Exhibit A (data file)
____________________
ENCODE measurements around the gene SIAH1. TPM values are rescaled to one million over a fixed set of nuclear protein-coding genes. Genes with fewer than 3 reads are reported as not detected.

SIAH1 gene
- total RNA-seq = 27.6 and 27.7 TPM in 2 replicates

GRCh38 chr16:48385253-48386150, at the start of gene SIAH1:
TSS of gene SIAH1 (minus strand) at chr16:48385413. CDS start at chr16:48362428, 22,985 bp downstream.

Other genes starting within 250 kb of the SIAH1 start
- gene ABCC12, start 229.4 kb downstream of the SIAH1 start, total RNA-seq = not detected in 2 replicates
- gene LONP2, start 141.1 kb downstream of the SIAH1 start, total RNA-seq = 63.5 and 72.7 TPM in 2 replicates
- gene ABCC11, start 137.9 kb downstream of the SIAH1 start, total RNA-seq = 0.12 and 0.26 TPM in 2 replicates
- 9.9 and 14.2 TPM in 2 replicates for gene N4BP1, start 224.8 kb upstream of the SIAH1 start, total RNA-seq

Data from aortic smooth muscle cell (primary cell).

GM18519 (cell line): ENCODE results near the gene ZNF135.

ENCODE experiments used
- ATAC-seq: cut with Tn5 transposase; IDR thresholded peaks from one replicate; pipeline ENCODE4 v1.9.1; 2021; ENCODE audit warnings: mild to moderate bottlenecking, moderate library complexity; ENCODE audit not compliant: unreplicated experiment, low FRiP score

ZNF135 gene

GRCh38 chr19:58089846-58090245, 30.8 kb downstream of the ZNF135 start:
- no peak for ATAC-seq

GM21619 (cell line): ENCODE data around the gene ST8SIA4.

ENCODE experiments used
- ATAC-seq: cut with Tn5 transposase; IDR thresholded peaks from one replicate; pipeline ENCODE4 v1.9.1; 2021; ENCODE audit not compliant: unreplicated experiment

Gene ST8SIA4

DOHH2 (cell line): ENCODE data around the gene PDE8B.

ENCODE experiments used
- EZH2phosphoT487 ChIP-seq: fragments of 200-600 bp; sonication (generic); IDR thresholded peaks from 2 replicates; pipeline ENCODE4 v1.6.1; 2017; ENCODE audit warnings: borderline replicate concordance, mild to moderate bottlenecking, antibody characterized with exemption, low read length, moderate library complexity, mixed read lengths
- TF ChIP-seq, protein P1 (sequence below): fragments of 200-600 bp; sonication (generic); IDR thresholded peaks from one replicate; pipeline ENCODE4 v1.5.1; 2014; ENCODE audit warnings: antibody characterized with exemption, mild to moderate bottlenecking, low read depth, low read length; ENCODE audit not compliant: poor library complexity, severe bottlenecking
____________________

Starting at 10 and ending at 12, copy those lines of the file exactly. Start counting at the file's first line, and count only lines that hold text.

- 9.9 and 14.2 TPM in 2 replicates for gene N4BP1, start 224.8 kb upstream of the SIAH1 start, total RNA-seq

Data from aortic smooth muscle cell (primary cell).

GM18519 (cell line): ENCODE results near the gene ZNF135.